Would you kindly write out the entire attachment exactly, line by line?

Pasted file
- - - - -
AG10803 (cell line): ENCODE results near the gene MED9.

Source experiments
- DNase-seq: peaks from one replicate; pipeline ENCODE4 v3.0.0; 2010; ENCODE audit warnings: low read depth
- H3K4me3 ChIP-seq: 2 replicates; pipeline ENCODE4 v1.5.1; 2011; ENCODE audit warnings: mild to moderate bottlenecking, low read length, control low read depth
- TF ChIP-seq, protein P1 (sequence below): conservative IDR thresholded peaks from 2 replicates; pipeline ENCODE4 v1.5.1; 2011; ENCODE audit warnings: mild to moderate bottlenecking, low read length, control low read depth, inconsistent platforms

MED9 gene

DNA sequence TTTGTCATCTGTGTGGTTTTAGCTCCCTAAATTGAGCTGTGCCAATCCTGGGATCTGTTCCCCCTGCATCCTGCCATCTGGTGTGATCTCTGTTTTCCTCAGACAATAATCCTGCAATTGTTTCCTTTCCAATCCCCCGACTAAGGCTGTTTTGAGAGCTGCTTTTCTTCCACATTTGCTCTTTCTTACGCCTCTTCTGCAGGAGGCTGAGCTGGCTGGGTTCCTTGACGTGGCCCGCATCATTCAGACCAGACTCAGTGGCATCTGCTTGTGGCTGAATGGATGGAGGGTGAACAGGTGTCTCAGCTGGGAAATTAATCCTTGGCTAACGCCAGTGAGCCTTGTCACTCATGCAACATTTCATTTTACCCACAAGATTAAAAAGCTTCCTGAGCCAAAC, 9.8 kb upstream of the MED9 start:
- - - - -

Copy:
AG10803 (cell line): ENCODE results near the gene MED9.

Source experiments
- DNase-seq: peaks from one replicate; pipeline ENCODE4 v3.0.0; 2010; ENCODE audit warnings: low read depth
- H3K4me3 ChIP-seq: 2 replicates; pipeline ENCODE4 v1.5.1; 2011; ENCODE audit warnings: mild to moderate bottlenecking, low read length, control low read depth
- TF ChIP-seq, protein P1 (sequence below): conservative IDR thresholded peaks from 2 replicates; pipeline ENCODE4 v1.5.1; 2011; ENCODE audit warnings: mild to moderate bottlenecking, low read length, control low read depth, inconsistent platforms

MED9 gene

DNA sequence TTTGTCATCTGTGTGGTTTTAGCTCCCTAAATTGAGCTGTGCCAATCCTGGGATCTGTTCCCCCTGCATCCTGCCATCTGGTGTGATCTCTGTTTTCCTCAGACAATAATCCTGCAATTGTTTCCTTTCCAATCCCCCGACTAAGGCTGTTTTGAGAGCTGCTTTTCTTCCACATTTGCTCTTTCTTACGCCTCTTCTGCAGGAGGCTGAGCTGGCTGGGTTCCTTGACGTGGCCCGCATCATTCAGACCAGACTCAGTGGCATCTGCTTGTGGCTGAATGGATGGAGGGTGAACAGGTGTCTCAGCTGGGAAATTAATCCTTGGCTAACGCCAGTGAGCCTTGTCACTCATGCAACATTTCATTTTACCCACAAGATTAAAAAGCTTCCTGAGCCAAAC, 9.8 kb upstream of the MED9 start: